• Learning by making. Don’t just think what to build but also build in order to think. In todays model-driven world where we architects can often go off into a huddle for months on end we sometimes forget that the important thing is not a very fine model or specification but the thing itself. Prototyping is as important today as it’s ever been but we sometimes forget that getting our hands dirty by and building small-scale throwaway parts of systems is an important way of learning and understanding those systems. As Fred Brookes said, you might as well plan to throw one away because you will anyway.
  • From consumption to participation. Design of participatory systems where everyone is involved will lead to new and innovative solutions which may not have been envisaged initially. This is the idea that the whole is greater than the sum of the parts and in IT terms is best articulated in Web 2.0 and the whole social networking phenomenon.
  • Design is too important to be left to designers. Often the important innovations come not from the people charged with designing the system but from the people who are using  the system. Don’t forget that the most important stakeholders are the everyday users or the current system.
  • In times of change we need new alternatives and new ideas. We are living in times of great change and our existing systems are no longer fit for purpose. Design thinking needs to explore new and unthought of ideas without being constrained by current systems and ideas. Design thinkers need to be multi-talented, left and right-brain thinkers. Hint: this will also increase dramatically your chances of staying employed in the coming years. Good design thinkers know that the key to a good and better design is asking the right question or at least framing the question in a way that will not constrain the solution. So, rather than asking “how do I build a better benefits system” ask “how do I build a benefits system that will result in more of the benefits reaching the people who need them most and less in paying people to run the system”. Of course this is hard because answers to such questions can sometimes have difficult or unpalatable side-effects such as people losing their jobs. The first step of design thinking is to ask the right question.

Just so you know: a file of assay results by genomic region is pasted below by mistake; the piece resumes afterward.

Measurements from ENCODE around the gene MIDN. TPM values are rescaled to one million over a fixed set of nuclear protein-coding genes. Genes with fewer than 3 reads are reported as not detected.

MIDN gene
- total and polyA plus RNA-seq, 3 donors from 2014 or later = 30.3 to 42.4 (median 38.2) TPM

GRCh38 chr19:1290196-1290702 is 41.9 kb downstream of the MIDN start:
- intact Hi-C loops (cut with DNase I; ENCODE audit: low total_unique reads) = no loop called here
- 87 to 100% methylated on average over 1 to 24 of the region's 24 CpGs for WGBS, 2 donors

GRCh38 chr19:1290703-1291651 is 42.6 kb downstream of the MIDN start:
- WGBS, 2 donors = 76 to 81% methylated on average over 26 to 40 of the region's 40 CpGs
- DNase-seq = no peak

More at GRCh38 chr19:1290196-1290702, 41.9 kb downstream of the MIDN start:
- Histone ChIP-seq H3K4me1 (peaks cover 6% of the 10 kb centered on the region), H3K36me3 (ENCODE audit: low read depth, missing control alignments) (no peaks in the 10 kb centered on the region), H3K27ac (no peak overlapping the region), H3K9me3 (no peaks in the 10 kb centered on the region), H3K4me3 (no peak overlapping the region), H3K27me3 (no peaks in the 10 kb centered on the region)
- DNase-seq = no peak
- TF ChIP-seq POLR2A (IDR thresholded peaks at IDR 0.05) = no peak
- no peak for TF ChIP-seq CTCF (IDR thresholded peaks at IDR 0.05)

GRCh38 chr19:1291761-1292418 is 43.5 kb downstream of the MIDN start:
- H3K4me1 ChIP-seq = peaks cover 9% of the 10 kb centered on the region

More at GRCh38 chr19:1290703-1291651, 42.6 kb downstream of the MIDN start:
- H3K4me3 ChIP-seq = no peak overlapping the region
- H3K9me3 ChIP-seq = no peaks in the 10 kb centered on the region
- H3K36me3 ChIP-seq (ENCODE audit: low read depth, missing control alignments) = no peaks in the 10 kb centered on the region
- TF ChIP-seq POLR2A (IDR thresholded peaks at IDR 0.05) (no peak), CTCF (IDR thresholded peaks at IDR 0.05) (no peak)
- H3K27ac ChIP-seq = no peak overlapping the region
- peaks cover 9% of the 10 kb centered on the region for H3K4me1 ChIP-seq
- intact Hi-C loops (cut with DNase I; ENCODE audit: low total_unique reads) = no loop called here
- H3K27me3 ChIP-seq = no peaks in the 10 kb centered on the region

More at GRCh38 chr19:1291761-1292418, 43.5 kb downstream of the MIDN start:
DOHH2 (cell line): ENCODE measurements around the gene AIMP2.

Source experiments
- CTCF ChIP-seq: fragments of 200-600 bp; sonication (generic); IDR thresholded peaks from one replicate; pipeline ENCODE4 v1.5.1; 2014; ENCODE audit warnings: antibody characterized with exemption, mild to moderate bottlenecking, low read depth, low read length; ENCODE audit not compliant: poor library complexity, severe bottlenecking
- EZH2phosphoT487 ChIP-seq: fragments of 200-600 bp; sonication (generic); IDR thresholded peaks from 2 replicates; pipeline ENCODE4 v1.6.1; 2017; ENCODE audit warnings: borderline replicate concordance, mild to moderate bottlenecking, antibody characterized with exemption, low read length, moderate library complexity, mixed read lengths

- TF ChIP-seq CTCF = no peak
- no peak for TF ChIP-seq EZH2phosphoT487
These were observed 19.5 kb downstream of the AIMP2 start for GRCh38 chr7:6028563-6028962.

There are lots of ideas here and many of them resonate with the practice we in IBM call Architectural Thinking. I will return to some of these ideas in future blogs.

Does Architecture Matter Any More?

I’ve been reading up on the whole cloud/mashups/social computing thing and the above question occurred to me. Within the context of what are essentially several new architectural styles what is the role of the architect in all of this and what exactly is the architecture he or she is trying to create? In attempting to answer this question my mind diverted to an IT architecture course that I have been lucky enough to teach on a number of occasions both inside and outside IBM. The course is called Architectural Thinking. I imagine (hope) that some people reading this will have attended that class and it occurred to me just how clever the people that created the first version of that class back in 1999 were. The key word of course is thinking. It’s not a class about a particular style of architecture, about a particular architectural process and is certainly (thankfully) not about any particular technology. The key part of that class is about how to think about problems and create architectures, often using an existing style or pattern, to come up with solutions to a client’s business problem. The main axiom being that the architecture should drive the technology and not the other way round. In other words it’s about the fundamentals that never go out of style or, to paraphrase Grady Booch:

Architectural styles come and go but the enduring fundamentals (crisp abstractions; clear separation of concerns; balanced distribution of responsibilities; simplicity) endure and never go out of style.

This course is available outside of IBM for clients so if anyone is interested in running the class get in touch with me on here.